A Suburban Housewife


This is making the rounds on Facebook -- omg its pee your pants hysterical! Warning, foul language and hardcore drug inferences -- but hysterical!

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Pics for no reason


Other than the fact that I haven't posted anything in a long time :-)"Mom! You never visit us anymore! Come give me a scritch, right there......" "Brick Shithouse? I've never heard that term before. I'm sure it must mean that I'm beautiful.""Look at my beautiful ear curls. The dried mud really helps add emphasis.""I love you, mum, let me touch you all over and fog up your glasses with my hot breath....""That damn little one always has to steal my glam shots.....""It's all about mmmeeeeeeeeee!!!!!!!!!!!!!!!!!!!""Put that @#$% thing away and bring the food already before I stuff my hoof where the sun don't shine ...... "[...]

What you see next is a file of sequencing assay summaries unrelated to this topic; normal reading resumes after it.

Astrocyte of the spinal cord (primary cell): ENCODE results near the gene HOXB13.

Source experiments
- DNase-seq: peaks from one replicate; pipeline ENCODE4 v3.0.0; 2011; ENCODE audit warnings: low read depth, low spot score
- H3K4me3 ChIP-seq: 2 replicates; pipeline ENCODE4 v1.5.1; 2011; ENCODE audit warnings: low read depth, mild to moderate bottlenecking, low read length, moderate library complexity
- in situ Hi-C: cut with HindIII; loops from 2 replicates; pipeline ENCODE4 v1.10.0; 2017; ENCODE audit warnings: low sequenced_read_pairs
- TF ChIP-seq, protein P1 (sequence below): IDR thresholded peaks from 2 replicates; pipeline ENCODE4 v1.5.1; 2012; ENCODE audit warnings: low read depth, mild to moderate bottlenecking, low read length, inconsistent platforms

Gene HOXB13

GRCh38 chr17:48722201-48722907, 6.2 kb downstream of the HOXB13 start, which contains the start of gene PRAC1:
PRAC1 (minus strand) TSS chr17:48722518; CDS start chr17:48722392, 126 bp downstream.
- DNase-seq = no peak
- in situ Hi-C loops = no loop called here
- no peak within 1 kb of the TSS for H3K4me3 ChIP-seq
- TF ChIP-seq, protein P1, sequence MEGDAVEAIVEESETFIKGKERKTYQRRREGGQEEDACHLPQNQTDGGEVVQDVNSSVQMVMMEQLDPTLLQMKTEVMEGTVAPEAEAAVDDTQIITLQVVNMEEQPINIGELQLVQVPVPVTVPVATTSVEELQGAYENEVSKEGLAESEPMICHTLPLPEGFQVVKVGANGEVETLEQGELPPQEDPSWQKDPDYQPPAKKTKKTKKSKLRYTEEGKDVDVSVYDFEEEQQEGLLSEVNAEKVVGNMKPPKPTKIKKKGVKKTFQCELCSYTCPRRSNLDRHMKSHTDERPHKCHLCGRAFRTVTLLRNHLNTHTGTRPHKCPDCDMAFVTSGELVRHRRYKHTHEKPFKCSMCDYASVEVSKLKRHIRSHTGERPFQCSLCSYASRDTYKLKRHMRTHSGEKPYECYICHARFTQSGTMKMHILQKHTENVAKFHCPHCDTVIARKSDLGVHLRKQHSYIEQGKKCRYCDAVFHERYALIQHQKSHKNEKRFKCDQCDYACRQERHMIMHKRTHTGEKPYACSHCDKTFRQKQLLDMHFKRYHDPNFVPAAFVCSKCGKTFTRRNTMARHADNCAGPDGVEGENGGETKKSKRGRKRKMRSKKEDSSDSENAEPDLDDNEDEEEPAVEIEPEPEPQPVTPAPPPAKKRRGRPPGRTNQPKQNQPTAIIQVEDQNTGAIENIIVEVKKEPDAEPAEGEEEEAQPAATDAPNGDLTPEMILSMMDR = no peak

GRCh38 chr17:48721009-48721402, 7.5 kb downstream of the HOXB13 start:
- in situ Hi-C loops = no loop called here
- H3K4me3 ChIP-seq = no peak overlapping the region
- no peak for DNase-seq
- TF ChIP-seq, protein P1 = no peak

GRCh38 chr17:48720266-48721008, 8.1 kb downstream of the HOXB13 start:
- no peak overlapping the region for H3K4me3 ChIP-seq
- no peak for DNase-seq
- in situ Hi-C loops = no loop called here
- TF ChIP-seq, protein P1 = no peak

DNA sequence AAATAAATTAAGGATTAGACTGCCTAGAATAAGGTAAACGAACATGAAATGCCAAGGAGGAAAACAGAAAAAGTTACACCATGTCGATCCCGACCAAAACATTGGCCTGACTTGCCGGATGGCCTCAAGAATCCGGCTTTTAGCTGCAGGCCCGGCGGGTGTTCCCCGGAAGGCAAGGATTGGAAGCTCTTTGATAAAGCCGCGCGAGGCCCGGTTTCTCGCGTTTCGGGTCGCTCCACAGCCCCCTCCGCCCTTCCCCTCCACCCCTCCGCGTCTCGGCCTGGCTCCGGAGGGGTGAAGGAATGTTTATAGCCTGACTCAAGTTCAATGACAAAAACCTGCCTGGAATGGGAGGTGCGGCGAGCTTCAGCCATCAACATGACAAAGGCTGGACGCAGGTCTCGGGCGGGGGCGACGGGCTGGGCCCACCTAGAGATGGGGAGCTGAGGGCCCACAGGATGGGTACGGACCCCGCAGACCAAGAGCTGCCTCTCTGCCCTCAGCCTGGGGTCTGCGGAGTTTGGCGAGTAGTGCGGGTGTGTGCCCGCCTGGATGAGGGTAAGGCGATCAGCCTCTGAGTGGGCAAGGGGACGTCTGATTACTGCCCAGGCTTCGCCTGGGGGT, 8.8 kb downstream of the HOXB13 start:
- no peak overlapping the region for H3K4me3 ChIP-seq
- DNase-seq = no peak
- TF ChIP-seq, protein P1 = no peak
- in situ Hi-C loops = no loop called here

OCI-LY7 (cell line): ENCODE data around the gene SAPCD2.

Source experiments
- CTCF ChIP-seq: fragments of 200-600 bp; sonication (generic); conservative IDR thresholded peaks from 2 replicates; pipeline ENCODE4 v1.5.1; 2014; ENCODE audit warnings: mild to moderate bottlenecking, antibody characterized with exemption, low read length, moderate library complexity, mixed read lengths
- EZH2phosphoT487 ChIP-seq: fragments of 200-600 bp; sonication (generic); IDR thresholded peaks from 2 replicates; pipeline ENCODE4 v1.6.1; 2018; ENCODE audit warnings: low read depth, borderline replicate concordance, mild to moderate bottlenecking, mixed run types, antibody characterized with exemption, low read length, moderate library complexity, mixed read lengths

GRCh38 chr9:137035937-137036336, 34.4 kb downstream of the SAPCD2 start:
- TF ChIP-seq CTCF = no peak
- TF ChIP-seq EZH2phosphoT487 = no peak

I did it!